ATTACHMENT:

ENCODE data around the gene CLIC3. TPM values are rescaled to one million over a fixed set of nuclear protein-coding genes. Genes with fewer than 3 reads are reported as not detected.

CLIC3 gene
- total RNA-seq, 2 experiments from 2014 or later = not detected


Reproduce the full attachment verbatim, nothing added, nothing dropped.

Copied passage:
ENCODE data around the gene CLIC3. TPM values are rescaled to one million over a fixed set of nuclear protein-coding genes. Genes with fewer than 3 reads are reported as not detected.

CLIC3 gene
- total RNA-seq, 2 experiments from 2014 or later = not detected